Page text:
3rd Gen Ram Tech2002-2008 Rams: This section is for TECHNICAL discussions only, that involve the 2002 through 2008 Rams Rams. For any non-tech discussions, please direct your attention to the "General discussion/NON-tech" sub sections.
After a winter of plowing and salting on the wonderful Michigan roads, I think that the ball joints are going on my 2001 Ram 2500 4X4. The tires are showing abnormal wear - inside tread, and there is a clunk, which seems to be coming from the front, left side, when hitting bumps.
I replaced the right hub-bearing assembly, last fall. Though, both bearings may be failing. I will check these when checking the ball joints, which brings me to my question:
What is the procedure for checking the ball joints? I was told that it is different than on cars, but was not told how.
Also, (unrelated question) would welding some 1/4" steel plate to the bottom of the suspension arms help with reducing the death wobble or basic suspension "slop"?
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I installed a BD diesle Sterring Box Stabalizer last fall, amazing the difference in the steering.
It now tracks straight down the road, the ruts in the roads don't through me around any more. A whole lot less steering input is need to say centered in my lane.
However that is not the solution for worn steering or driveline components. I had a death wobble last week, when I looked the frontend over I found a bad Front Axle u-joint. Replaced it and seems to have bben the problem.
I got the truck's front end off of the ground and the right stabilizer link is bad. Also, since nobody responded with the "proper" method of how to check the ball joints, I did what made sense and used a spud bar, wedged between the steering knuckle and the U-Joint to check for play. The Left side was solid, but there was a lot of play (c. 5/16")in the right side. I am not sure how to determine which, or if both, ball joints are bad. I will replace both on GP.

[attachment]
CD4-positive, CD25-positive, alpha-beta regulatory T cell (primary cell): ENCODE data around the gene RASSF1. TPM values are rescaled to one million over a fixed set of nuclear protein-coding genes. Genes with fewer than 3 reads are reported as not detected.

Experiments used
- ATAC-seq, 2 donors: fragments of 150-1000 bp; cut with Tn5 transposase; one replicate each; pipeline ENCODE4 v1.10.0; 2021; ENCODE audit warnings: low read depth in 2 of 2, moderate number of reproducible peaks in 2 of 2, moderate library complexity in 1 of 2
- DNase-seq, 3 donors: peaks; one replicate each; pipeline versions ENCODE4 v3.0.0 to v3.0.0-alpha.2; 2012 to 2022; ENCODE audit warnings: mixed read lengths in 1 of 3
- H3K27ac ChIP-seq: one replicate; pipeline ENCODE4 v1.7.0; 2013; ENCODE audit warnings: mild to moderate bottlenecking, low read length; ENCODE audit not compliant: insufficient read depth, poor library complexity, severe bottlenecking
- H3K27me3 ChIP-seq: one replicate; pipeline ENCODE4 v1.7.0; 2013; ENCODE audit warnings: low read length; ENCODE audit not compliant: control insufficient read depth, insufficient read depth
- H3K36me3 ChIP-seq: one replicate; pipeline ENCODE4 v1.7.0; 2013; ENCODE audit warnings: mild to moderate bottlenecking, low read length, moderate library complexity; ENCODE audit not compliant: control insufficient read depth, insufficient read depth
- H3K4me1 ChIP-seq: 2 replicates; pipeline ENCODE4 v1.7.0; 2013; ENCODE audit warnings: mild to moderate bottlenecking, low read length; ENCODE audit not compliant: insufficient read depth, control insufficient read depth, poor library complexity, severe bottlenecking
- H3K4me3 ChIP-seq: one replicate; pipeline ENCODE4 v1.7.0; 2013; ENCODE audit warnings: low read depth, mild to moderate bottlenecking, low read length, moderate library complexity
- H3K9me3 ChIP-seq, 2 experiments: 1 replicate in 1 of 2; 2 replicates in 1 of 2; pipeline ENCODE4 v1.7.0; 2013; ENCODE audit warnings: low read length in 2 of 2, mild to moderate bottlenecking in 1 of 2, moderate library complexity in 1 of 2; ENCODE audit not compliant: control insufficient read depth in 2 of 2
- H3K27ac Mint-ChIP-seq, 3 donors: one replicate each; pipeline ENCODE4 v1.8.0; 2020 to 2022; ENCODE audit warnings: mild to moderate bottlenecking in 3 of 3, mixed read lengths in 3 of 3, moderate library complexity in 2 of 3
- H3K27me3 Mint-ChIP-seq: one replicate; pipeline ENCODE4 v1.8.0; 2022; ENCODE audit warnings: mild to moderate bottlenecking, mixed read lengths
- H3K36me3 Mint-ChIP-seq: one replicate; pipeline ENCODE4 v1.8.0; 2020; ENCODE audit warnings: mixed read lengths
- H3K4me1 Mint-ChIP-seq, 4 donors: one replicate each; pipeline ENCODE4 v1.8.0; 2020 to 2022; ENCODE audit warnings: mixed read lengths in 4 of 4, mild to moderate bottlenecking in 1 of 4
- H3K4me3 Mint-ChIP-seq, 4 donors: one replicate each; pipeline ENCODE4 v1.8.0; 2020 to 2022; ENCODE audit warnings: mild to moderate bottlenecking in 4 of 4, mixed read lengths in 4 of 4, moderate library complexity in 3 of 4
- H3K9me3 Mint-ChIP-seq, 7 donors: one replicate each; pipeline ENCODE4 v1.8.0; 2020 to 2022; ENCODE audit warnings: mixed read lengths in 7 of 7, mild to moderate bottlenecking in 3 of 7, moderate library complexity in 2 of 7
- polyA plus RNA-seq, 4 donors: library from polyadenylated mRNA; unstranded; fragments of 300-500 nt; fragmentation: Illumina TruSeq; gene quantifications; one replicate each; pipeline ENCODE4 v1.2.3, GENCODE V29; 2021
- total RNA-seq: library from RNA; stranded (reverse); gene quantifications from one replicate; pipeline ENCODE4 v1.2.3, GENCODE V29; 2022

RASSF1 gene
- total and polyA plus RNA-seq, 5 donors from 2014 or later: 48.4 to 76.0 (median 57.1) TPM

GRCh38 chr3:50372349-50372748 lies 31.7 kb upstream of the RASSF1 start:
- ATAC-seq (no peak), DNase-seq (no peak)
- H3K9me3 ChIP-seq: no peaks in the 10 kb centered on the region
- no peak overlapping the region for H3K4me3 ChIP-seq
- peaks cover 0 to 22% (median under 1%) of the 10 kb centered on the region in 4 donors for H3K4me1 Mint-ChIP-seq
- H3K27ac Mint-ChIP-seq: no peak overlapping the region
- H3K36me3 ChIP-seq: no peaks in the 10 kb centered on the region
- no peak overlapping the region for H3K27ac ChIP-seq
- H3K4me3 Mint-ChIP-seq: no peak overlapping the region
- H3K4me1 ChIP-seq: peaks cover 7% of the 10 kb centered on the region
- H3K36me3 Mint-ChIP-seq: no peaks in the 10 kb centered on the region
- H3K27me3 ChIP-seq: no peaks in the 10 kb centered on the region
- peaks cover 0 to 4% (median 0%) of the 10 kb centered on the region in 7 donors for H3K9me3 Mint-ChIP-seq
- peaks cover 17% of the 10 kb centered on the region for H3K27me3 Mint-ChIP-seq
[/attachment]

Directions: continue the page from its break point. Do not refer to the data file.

This is not my personal vehicle. It belongs to the company that I work for, but one of my jobs is maintaining the vehicles. This includes oil changes, bearing hub replacement, tune ups, power steering pumps and gear replacement, etc. This is the first ball joint issue.
I know that there is an add-on bracket available for the pitman arm shaft, but it is not in the current budget. That is why I was asking about welding some plate to the bottom of the suspension arms. The stamped steel, as opposed to forged or cast, construction causes a lot of flexing. Any thoughts?
dirtydog ---> Thank you for correcting the thread title.
Generally to check the BJ's, you jack up the front so the tire is 4-5" off the ground. Stick a bar underneath the center of the tire and lift up on the bar. The bar needs to be long enough so you have leverage to lift up with enough pressure. If you can feel a pop in your hand then it should be replaced.